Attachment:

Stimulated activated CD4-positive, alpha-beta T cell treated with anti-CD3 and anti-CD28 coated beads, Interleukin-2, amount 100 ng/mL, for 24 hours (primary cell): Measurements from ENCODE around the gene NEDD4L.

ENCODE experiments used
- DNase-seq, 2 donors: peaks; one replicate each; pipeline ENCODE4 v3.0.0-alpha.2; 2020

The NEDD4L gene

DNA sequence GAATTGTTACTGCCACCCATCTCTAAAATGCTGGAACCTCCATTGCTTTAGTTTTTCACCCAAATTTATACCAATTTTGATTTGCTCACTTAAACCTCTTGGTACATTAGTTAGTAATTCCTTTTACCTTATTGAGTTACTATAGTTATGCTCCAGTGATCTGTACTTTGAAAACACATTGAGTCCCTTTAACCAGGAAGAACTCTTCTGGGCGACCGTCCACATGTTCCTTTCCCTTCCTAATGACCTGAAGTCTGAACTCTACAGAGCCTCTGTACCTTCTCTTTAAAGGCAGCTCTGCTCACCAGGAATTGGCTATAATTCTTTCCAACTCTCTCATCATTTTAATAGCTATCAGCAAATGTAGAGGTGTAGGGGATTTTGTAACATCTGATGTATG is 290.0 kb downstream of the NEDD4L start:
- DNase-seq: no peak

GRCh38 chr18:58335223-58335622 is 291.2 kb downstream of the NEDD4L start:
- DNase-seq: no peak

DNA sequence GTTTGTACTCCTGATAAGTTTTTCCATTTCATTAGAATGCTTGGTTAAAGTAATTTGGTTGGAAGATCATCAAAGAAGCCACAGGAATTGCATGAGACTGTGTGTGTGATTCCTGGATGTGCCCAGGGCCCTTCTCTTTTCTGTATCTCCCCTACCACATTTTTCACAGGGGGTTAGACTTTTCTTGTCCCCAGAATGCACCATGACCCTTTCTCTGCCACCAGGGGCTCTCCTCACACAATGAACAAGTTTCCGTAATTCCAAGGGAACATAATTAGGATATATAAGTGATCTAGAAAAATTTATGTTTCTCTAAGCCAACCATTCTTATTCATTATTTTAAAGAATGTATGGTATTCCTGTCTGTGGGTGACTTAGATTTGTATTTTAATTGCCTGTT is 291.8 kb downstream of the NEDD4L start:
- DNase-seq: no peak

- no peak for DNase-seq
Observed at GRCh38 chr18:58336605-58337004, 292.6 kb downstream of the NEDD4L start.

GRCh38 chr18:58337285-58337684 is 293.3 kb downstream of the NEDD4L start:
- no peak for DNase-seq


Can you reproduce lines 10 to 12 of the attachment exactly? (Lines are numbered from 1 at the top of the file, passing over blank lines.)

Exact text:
- DNase-seq: no peak

- no peak for DNase-seq
Observed at GRCh38 chr18:58336605-58337004, 292.6 kb downstream of the NEDD4L start.